Nature’s Voice: Summer in South Canterbury
Every day we have been enjoying seeing and hearing tūī on our property and around us for over a month now. While they have visited the area before, it was more of a fleeting in the past. This is the longest they have been around home at any one time. Tūī are boisterous and very vocal with tuneful notes interspersed with coughs, grunts and even wheezes. Their flight is also distinctive with a whirring noise in between powerful swooping glides.
While they are common and widespread in many areas, not so in Canterbury. A few years ago, tūī were re-introduced back to Banks Peninsula. Where the tūī here came from is a mystery, but they came by themselves. The big question is will they stay? The bellbirds don’t share our enthusiasm, as the tūī are very bossy.
Last summer, evening after evening, we also enjoyed the long-tailed bats flying around. They seemed to be delayed this year. We know from automatic bat detectors that they are about at a time when most people are asleep. Apart from the bats being delayed, there haven’t been that many warm evenings to sit outside and observe.
Stick insects are another attraction during the summer months. Last year they were everywhere, this year we have seen few so far. Stick insects are related to grasshoppers, weta, and crickets. They generally feed on native vegetation and are usually active after dark. When disturbed, stick insects will often fall to the ground and “play dead” for hours. They also tend to sway back and forwards as in a dance, the function of which remains a mystery.
Often, we have overseas visitors at this time of the year. We tend to be biased and show them our natural environment. After all they come from built up areas with history that dates back several hundreds of years.
Korora, the little penguins at Marine Parade in Timaru are very popular with locals as well as visitors. It is great to see so many people making an effort, often late at night, to see korora coming in, getting washed up on the sandy beach before they start waddling towards the rocks. Some wait for others to arrive before they proceed along the base of the rocks to their nesting sites in Caroline Bay. It seems amazing that they swim up to 25 km from the coast during the day at 6 km per hour.
They don’t seem to be perturbed that so many people come to watch them, just as they don’t seem to be put off by the cranes and machinery in the port. Thanks must go to all the volunteers at Marine Parade, who keep an eye on the visitors and are there to answer questions. Our recent visitor, coming from Switzerland, a landlocked country, enjoyed seeing penguins in the wild.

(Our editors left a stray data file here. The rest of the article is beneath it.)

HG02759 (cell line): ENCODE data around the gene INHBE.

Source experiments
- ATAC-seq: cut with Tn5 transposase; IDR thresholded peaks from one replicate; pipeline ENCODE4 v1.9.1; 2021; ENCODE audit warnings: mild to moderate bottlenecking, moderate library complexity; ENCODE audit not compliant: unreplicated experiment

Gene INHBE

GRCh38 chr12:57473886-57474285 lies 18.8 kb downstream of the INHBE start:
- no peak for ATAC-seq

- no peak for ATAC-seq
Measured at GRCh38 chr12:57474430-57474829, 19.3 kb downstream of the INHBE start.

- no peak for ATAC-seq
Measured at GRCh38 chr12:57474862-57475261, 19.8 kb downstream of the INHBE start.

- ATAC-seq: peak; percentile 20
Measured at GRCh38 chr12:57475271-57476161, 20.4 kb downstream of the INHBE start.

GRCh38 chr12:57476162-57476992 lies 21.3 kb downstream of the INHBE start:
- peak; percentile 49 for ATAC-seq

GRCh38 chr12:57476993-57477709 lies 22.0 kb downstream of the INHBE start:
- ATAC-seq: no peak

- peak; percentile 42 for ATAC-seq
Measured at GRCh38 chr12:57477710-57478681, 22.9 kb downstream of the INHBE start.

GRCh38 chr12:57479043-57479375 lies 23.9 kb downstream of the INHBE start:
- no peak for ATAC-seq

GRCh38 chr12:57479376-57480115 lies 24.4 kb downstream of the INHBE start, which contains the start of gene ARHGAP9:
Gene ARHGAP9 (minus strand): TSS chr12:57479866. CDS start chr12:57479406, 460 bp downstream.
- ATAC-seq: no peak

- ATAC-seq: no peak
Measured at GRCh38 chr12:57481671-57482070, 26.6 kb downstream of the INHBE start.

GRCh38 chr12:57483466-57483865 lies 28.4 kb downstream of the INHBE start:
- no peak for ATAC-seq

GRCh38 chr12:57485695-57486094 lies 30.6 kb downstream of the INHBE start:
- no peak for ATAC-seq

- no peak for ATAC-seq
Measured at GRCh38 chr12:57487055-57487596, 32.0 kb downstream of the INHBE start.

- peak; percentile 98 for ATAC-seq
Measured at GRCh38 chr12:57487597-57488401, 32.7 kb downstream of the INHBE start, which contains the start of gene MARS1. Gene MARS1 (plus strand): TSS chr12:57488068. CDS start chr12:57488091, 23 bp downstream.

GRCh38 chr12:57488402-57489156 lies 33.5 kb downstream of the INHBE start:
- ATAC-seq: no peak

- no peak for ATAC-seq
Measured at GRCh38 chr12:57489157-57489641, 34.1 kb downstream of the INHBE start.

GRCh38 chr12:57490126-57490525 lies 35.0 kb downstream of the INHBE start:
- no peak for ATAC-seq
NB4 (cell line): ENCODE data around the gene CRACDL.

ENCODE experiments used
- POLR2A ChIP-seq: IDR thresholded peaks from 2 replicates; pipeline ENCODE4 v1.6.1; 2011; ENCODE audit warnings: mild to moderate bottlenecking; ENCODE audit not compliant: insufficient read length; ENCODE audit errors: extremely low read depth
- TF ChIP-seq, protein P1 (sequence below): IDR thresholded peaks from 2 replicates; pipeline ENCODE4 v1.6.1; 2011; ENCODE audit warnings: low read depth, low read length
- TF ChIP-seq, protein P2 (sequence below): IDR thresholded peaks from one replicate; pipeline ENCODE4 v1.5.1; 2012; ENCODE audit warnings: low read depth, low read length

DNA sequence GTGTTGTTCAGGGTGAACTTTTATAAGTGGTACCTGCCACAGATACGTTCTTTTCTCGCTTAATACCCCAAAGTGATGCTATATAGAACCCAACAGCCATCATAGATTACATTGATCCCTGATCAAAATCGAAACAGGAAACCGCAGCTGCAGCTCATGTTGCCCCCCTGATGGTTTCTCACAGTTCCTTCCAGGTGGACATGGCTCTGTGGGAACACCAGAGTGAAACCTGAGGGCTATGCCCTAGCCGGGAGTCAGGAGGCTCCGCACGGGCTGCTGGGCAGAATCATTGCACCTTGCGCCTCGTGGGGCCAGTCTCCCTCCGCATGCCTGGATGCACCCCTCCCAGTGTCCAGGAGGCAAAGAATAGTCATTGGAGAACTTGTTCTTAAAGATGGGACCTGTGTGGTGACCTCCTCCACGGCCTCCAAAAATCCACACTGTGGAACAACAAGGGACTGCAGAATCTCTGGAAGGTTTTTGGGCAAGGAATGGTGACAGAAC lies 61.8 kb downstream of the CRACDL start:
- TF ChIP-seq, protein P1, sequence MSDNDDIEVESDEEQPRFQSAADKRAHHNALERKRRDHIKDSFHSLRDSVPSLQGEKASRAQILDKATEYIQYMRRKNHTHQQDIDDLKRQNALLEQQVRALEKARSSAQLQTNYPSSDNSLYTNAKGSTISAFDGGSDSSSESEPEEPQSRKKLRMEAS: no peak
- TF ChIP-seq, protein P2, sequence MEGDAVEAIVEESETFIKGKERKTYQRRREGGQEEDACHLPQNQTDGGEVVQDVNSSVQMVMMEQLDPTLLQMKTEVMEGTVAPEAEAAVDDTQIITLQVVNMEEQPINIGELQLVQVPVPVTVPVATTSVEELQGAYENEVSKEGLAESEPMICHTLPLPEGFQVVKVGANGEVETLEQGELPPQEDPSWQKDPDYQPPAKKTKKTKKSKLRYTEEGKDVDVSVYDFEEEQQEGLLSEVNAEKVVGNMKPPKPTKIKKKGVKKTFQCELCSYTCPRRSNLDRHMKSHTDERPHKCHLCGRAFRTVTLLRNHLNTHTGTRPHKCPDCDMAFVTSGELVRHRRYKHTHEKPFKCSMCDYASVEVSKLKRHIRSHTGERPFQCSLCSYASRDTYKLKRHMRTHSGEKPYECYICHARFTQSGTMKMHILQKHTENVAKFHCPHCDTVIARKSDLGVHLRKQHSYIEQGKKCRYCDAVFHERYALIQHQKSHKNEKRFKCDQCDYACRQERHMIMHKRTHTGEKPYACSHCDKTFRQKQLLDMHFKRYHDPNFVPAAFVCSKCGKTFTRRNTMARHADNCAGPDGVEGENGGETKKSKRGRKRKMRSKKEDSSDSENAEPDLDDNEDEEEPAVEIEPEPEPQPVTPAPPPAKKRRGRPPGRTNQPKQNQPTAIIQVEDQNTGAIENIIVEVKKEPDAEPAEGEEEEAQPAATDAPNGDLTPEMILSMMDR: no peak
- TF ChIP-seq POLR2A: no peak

Recently at Arthur’s Pass we saw the bright red mistletoe in full flower, one of three species occurring on native beech trees. They are semi-parasitic plants with green leaves that photosynthesise, but rely on the host tree for water and nutrients. They are a striking adornment to some of the beech trees in early January. Sadly, like many other species, native mistletoe populations are declining. There are several reasons: vegetation clearance; the decline in native bird species that act as pollinators and seed-dispersers; rats eat and insects damage them. Mistletoe is to possums as ice cream is for people; they devour it freely and destroy it virtually overnight, so to see mistletoe is a good sign in terms of possum numbers.
One night, we were all set to go and listen to kiwi, as part of the DOC summer holiday programme. It was snowing earlier that day (in the middle of summer!) down to below the bushline, but luckily cleared in the evening. Our group successively shrank as time went on, and by eleven o clock it was just the guide, my friend from Switzerland and I left so, we felt a bit sorry for the guy having to hang around just for us. Ironically it turned out the other group that went in the opposite direction heard kiwi calling!
Ines Stäger is a landscape architect based in Geraldine, a board member of the Royal Forest & Bird Protection Society and a committee member of the local branch.